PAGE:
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Trying to Summarize a Cloud March 2, 2010

Posted by KG in Bhutan, Travels.

Each individual moment we spent in Bhutan was a highlight. Writing about the trip is a struggle; no single moment is good enough to capture the whole vacation, and yet each moment taken in isolation was amazing enough to warrant its own story. We’ve been on a lot of good trips together, but none have been simultaneously so relaxing, so rewarding, and so magical.

Halfway through the first day of our trek from the Punakha to the Wangdue valley, we stopped for a brief trail lunch. We’d been climbing steadily upwards for almost four hours, sometimes on easy, gentle rises and sometimes on narrow, rocky scrambles that still make my ankles ache. Just when I thought I was at my climb limit, we hit the crest — a school, a farmhouse, a soccer field, a chorten, a temple. Connected to the nearest city by a snaking dirt road and our climbing path. The owner of the farmhouse gave us — all the weary trekkers, guides, horsemen, and Americans alike — miniscule, bitter-sweet oranges from her tree. We sat by the chorten to have our oranges, and a Bhutanese meal of dried meats, hot chilis, and vegetables, over red rice. Despite an ongoing forest fire, the air was clear, and our guide pointed out Gankar Punsum, the highest peak in Bhutan. There was a cold breeze, and though moments earlier I had been sweaty and overheated, I started to shiver. According to our guide, the hard part of the day was over, but the next day would be even tougher. My hips throbbed, my feet screamed. I was excited for more.


It was a moment, and yet…

It was a long day’s drive, from Wangdue to Phobjikha, after our trek was over. Somehow, our guide had forgotten to mention two important details of our trip to the Phobjikha Valley. One, that it was cold, really cold, in Phobjikha. I’d gone from six layers to two during the daylight moments of our trek, and was wholly unprepared for it to be well below freezing, and to be lashed by some serious valley winds. The other fact Tenzing (our guide) forgot to tell us: we were going to visit his ancestral home. There we were, walking through fields of dwarf bamboo, as our guide recalled his childhood for us. “We’d fish here, in summers,” he said. “There, that’s where I went to school.” Every few moments, a black-necked crane would glide over us, graceful and silent. The valley had a “bigness” I’d never encountered before, as if it were its own world, content with being so isolated, but happy you came to visit. We walked into our guide’s mother’s home without knocking; his sister-in-law was there, and she made us tea. A few days earlier we’d been in Thimphu, where we’d seen a replica of a Bhutanese farmhouse. We saw the same things in Phobjikha: where meat was drying, where grain was stored. In Thimphu, it felt like history. Here, the smells and sounds were different, and made it clear that here everything was being used. It took that moment for me to comprehend that we hadn’t been in a museum back in Thimphu, and just how close to the ground many Bhutanese lived.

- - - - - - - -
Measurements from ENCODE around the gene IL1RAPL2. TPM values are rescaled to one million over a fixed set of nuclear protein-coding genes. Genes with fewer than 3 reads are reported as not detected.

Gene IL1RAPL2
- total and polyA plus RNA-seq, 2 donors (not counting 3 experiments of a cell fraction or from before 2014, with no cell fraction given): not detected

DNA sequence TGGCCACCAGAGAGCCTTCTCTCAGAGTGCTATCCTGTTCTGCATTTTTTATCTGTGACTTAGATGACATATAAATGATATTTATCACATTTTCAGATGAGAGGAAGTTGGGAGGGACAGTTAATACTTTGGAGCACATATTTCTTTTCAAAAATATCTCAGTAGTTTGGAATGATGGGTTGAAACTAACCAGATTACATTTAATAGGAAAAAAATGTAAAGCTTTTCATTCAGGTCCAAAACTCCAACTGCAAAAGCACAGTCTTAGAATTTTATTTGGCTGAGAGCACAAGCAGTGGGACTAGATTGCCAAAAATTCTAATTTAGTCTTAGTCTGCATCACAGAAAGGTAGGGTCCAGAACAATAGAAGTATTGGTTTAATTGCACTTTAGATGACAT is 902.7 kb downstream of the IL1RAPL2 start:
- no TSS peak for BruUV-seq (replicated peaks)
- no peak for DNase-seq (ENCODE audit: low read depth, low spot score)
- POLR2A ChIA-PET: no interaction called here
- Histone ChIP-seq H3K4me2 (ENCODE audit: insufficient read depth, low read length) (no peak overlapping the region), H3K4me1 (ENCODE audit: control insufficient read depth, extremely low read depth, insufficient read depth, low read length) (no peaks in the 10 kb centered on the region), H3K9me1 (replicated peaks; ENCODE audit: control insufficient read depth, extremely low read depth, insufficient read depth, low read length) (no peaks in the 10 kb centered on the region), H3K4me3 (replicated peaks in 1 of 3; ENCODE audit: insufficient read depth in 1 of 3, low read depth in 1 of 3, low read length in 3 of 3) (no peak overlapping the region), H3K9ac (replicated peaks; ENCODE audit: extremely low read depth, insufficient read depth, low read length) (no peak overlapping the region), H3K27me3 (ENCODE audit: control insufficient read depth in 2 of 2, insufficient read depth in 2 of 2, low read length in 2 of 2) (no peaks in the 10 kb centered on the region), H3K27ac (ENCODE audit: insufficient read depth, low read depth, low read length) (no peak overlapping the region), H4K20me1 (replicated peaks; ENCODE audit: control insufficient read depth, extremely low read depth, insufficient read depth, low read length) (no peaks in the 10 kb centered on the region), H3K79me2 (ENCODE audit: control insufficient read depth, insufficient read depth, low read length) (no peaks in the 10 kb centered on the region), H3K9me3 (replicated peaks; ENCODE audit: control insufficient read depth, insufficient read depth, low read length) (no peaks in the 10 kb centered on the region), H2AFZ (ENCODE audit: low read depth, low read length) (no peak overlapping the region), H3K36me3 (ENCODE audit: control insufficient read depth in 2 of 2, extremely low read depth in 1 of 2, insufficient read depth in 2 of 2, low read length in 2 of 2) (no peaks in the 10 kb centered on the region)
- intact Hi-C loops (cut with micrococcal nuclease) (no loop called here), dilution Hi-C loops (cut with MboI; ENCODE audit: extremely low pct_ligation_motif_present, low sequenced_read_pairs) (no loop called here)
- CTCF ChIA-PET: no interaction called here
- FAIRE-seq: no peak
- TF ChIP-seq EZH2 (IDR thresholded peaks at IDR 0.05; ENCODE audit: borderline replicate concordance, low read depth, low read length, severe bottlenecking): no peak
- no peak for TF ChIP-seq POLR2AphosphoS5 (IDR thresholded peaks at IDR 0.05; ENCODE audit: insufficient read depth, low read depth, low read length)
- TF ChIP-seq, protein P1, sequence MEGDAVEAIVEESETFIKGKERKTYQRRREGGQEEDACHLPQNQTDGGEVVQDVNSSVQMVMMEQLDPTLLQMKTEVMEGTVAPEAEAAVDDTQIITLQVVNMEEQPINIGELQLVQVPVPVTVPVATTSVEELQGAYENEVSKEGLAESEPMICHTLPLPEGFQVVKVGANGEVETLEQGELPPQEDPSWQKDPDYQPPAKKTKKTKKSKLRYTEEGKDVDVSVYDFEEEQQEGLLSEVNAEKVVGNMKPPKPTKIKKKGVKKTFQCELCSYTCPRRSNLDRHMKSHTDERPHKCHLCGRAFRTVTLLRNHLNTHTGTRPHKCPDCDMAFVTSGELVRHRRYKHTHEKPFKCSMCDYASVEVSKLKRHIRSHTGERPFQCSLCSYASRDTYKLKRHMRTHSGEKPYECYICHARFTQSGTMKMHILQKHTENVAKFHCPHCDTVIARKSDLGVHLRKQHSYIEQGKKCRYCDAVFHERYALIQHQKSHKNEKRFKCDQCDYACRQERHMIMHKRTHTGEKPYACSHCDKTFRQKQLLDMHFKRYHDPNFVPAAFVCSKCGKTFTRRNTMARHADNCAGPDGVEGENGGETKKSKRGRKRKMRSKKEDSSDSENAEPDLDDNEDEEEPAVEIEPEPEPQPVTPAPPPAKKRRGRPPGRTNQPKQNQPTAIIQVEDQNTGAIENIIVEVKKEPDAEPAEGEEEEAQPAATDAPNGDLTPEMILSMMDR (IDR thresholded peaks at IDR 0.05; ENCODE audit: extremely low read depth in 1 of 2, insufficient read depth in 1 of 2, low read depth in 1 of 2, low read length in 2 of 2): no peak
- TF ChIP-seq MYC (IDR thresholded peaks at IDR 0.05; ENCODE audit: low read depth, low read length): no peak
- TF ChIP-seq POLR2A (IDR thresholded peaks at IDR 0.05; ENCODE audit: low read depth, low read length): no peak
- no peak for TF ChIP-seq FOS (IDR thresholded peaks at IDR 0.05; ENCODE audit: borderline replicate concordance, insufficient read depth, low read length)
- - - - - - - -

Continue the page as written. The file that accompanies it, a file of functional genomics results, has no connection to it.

The issue is that I have two, three, four stories like that for every day of our trip. Can you imagine writing a recap of a vacation where every moment was a highlight? I can’t, and I won’t be able to. Bhutan’s simply a wonder, a place that makes me want to wax poetically like a teenager. I’m endlessly thankful for having the chance to go there, and if you have the opportunity, take advantage of it.



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